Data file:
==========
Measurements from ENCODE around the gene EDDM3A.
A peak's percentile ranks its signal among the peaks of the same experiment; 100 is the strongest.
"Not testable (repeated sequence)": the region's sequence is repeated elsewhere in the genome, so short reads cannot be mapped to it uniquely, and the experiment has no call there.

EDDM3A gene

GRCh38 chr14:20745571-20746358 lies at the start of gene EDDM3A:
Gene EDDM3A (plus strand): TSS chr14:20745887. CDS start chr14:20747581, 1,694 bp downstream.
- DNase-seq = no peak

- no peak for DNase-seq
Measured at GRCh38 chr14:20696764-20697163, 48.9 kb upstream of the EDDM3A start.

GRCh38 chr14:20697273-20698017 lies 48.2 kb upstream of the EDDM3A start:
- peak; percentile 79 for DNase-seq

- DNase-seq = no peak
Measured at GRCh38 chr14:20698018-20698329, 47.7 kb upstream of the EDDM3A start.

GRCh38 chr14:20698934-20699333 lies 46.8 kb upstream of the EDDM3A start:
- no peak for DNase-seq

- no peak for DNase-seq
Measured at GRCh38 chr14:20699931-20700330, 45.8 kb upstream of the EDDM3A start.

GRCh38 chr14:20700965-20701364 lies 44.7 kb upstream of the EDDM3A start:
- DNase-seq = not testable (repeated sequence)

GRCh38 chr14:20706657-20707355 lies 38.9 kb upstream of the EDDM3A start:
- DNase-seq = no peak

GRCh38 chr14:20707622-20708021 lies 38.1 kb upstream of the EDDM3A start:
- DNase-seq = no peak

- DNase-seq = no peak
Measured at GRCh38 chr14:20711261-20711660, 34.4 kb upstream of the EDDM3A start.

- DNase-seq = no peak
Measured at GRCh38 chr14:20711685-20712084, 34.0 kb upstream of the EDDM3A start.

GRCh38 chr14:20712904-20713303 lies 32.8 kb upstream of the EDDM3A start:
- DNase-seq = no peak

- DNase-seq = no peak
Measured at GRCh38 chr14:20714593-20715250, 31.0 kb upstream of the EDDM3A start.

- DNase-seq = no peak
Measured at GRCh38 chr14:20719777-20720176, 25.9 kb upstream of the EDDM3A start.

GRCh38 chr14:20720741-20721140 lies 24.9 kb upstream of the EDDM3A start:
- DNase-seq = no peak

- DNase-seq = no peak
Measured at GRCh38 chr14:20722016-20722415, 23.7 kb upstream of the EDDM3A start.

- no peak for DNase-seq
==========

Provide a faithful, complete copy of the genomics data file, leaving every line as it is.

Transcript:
Measurements from ENCODE around the gene EDDM3A.
A peak's percentile ranks its signal among the peaks of the same experiment; 100 is the strongest.
"Not testable (repeated sequence)": the region's sequence is repeated elsewhere in the genome, so short reads cannot be mapped to it uniquely, and the experiment has no call there.

EDDM3A gene

GRCh38 chr14:20745571-20746358 lies at the start of gene EDDM3A:
Gene EDDM3A (plus strand): TSS chr14:20745887. CDS start chr14:20747581, 1,694 bp downstream.
- DNase-seq = no peak

- no peak for DNase-seq
Measured at GRCh38 chr14:20696764-20697163, 48.9 kb upstream of the EDDM3A start.

GRCh38 chr14:20697273-20698017 lies 48.2 kb upstream of the EDDM3A start:
- peak; percentile 79 for DNase-seq

- DNase-seq = no peak
Measured at GRCh38 chr14:20698018-20698329, 47.7 kb upstream of the EDDM3A start.

GRCh38 chr14:20698934-20699333 lies 46.8 kb upstream of the EDDM3A start:
- no peak for DNase-seq

- no peak for DNase-seq
Measured at GRCh38 chr14:20699931-20700330, 45.8 kb upstream of the EDDM3A start.

GRCh38 chr14:20700965-20701364 lies 44.7 kb upstream of the EDDM3A start:
- DNase-seq = not testable (repeated sequence)

GRCh38 chr14:20706657-20707355 lies 38.9 kb upstream of the EDDM3A start:
- DNase-seq = no peak

GRCh38 chr14:20707622-20708021 lies 38.1 kb upstream of the EDDM3A start:
- DNase-seq = no peak

- DNase-seq = no peak
Measured at GRCh38 chr14:20711261-20711660, 34.4 kb upstream of the EDDM3A start.

- DNase-seq = no peak
Measured at GRCh38 chr14:20711685-20712084, 34.0 kb upstream of the EDDM3A start.

GRCh38 chr14:20712904-20713303 lies 32.8 kb upstream of the EDDM3A start:
- DNase-seq = no peak

- DNase-seq = no peak
Measured at GRCh38 chr14:20714593-20715250, 31.0 kb upstream of the EDDM3A start.

- DNase-seq = no peak
Measured at GRCh38 chr14:20719777-20720176, 25.9 kb upstream of the EDDM3A start.

GRCh38 chr14:20720741-20721140 lies 24.9 kb upstream of the EDDM3A start:
- DNase-seq = no peak

- DNase-seq = no peak
Measured at GRCh38 chr14:20722016-20722415, 23.7 kb upstream of the EDDM3A start.

- no peak for DNase-seq